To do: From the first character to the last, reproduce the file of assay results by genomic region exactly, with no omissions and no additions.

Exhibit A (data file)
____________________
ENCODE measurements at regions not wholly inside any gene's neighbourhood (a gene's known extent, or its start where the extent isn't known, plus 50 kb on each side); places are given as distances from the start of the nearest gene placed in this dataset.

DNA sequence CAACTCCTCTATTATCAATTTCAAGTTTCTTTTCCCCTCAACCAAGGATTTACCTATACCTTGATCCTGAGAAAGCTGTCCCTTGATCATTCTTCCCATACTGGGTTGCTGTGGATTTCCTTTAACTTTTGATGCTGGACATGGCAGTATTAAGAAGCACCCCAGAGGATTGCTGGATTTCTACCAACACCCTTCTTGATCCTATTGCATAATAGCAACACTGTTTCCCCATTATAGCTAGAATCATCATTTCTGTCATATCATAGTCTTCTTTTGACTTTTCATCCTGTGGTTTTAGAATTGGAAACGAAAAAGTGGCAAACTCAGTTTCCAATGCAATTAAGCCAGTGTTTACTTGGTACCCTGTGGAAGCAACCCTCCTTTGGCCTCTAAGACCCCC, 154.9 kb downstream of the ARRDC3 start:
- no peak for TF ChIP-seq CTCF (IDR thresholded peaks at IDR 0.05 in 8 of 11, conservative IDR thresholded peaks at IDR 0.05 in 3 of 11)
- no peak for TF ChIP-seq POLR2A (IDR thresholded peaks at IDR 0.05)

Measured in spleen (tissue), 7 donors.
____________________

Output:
ENCODE measurements at regions not wholly inside any gene's neighbourhood (a gene's known extent, or its start where the extent isn't known, plus 50 kb on each side); places are given as distances from the start of the nearest gene placed in this dataset.

DNA sequence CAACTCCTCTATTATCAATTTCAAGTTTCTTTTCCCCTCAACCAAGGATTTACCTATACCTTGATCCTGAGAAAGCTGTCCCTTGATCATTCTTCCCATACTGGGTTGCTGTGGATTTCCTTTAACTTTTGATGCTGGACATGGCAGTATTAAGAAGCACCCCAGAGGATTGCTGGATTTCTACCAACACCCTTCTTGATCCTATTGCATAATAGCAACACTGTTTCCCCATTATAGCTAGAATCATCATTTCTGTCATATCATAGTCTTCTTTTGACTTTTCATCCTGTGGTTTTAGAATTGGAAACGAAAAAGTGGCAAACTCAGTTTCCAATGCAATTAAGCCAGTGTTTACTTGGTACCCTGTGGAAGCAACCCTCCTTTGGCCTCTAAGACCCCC, 154.9 kb downstream of the ARRDC3 start:
- no peak for TF ChIP-seq CTCF (IDR thresholded peaks at IDR 0.05 in 8 of 11, conservative IDR thresholded peaks at IDR 0.05 in 3 of 11)
- no peak for TF ChIP-seq POLR2A (IDR thresholded peaks at IDR 0.05)

Measured in spleen (tissue), 7 donors.